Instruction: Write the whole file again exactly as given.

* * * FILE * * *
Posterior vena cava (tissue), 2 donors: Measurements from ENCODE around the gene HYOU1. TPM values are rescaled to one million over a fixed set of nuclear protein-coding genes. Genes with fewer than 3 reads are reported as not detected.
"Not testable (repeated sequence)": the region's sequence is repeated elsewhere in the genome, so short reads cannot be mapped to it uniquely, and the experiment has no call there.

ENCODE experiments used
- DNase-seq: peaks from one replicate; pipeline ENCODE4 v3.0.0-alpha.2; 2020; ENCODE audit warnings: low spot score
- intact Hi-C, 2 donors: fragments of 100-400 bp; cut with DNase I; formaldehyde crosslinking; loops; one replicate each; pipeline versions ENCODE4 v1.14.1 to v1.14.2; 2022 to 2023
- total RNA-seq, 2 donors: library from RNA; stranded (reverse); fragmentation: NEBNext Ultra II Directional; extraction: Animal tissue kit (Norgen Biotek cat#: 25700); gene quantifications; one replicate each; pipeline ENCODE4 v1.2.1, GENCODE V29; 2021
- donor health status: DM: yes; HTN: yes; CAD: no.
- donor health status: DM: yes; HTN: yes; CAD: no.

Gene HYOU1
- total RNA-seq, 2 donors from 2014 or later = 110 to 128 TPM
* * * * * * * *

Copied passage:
Posterior vena cava (tissue), 2 donors: Measurements from ENCODE around the gene HYOU1. TPM values are rescaled to one million over a fixed set of nuclear protein-coding genes. Genes with fewer than 3 reads are reported as not detected.
"Not testable (repeated sequence)": the region's sequence is repeated elsewhere in the genome, so short reads cannot be mapped to it uniquely, and the experiment has no call there.

ENCODE experiments used
- DNase-seq: peaks from one replicate; pipeline ENCODE4 v3.0.0-alpha.2; 2020; ENCODE audit warnings: low spot score
- intact Hi-C, 2 donors: fragments of 100-400 bp; cut with DNase I; formaldehyde crosslinking; loops; one replicate each; pipeline versions ENCODE4 v1.14.1 to v1.14.2; 2022 to 2023
- total RNA-seq, 2 donors: library from RNA; stranded (reverse); fragmentation: NEBNext Ultra II Directional; extraction: Animal tissue kit (Norgen Biotek cat#: 25700); gene quantifications; one replicate each; pipeline ENCODE4 v1.2.1, GENCODE V29; 2021
- donor health status: DM: yes; HTN: yes; CAD: no.
- donor health status: DM: yes; HTN: yes; CAD: no.

Gene HYOU1
- total RNA-seq, 2 donors from 2014 or later = 110 to 128 TPM